A light snow was falling from the overcast February sky as Nancy Drew steered her Mustang expertly along the twisting Vermont road. More snow meant even better skiing! Nancy’s blue eyes sparkled at the thought.
Nancy, George Fayne, and Bess Marvin, her two best friends, were looking forward to a really fabulous ski trip. And having Ned Nickerson along would make the vacation just perfect.
“Sorry you decided to come along?” Nancy asked Ned. “The only guy with three girls?”
“You’ve got to be kidding!” George spoke up before Ned could answer. “Ned knows I’ll be hitting the slopes every minute I can, and Bess will have guys falling all over themselves to impress her. And there isn’t a mystery in sight!
You and Ned will have plenty of time for snuggling by the fire.”
“Really?” Nancy answered innocently. “I thought we were here for skiing.”
“How would you like some snow down your neck?” Ned teased.
“Hey,” interrupted Bess, “aren’t we looking for Webb Cove Road? You just passed it!”
Nancy slowed the blue Mustang and made a careful three-point turn, her reddish blond hair bouncing as she turned her head to check the side-view mirror. She pulled onto the narrow road Bess indicated and proceeded smoothly through the snow. Soon a rustic sign appeared on the left: Webb Cove Road. “Okay, everybody, watch for the sign to the lodge,” Nancy said.
Bess’s blue eyes met Nancy’s in the rearview mirror, and she shook her blond head. “I’ve heard about snow blindness, but it looks like Nancy’s got a bad case of Ned blindness. Pay attention, Nan, and you won’t miss any more turns.”
“Hah! Look who’s talking about boy blindness!” dark-haired George retorted. She and Bess were cousins, but they couldn’t have been more different. George, a top athlete, was shy with boys. Bess’s favorite sports were shopping and men, not necessarily in that order.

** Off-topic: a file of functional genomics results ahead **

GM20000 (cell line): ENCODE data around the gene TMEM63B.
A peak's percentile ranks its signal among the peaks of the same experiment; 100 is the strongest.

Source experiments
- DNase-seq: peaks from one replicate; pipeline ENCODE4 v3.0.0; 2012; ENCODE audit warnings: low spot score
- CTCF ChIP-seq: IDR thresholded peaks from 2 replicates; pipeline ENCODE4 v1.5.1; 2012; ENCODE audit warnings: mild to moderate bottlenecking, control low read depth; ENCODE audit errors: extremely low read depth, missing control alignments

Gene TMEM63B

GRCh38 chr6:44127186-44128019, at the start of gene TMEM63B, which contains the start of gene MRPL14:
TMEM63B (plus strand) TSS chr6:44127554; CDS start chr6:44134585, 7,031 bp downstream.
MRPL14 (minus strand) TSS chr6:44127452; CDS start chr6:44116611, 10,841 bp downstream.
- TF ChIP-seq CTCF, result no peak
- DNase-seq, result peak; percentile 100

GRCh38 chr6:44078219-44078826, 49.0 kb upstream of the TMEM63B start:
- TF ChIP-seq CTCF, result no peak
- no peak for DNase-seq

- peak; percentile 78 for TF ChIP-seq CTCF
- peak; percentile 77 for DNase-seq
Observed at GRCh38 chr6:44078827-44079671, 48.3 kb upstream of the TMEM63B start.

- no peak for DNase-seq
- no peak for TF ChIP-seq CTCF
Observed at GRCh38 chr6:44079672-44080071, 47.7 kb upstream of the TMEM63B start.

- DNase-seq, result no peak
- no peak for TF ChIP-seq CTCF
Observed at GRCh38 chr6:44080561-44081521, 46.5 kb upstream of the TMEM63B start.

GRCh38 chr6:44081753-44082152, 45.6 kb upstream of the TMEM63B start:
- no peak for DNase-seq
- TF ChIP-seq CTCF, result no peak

“Okay,” Ned exclaimed as Nancy steered around a curve and heavy stone gateposts loomed before them. “This is the place. Webb Cove Lodge!”
Nancy swung through the open gates and pulled up before a heavy, dark red door. The lodge was long and low, snuggled into a fold of the hill. Its peaked roof looked vaguely alpine, and the overcast skies made the weathered boards seem very dark — like something out of a ghost story, Nancy thought. Then she smiled to herself, realizing that she was automatically seeing things as mysterious!
She parked the car in a small lot and she and her friends piled out.
“All right! The sun’s out!” George cried happily. She and Nancy took their skis off the roof carrier and pulled boots out of the backseat. Bess and Ned would have to rent ski equipment. “Let’s get checked in and hit the slopes fast!” George said enthusiastically.
As Nancy and the others stepped into the lodge’s cozy office, lugging bags and skis, a sturdy, cheerful young woman in jeans and a plaid wool shirt looked up from behind the registration desk. “Welcome to Webb Cove,” she said. “You must be the group from River Heights. Come on in. Which one of you is Nancy Drew? Since you made the reservations, you might as well sign in for everybody.”
Bess read over Nancy’s shoulder as she filled in the registration form. “Name, address, phone and credit card numbers, license plate number…hey, you forgot to fill in the blank for occupation. Put down, ‘Nancy Drew, Notorious Girl Detective’!”
“Knock it off,” Nancy muttered. She hated it when Bess said things like that in front of people she didn’t know. Nancy was always modest, even though her detective work had earned her an international reputation.
Nancy left the occupation line blank. “Here you are,” she said, handing the registration form beck to the woman behind the desk. “Nancy Drew, George Fayne, Bess Marvin, and Ned Nickerson, all present and accounted for.”
“Thanks. I’m Liz Whitcomb. I run this place. Best way I know to make a living and still be a ski bum.” Liz grinned. “Leave your skis and boots in the entryway. I’ll show you to your bunks.
“I’m afraid we don’t have porters or the rest of the fancy trimmings you’d have if you stayed up the road at the Overlook — the big resort hotel. But then, most people don’t bring many clothes along,” she added dryly, watching Bess struggle with her two suitcases. “By the way, if any of you need to rent skis from us, you’d better do it quickly. We have a lot of guests this week so we’re short on rentals.”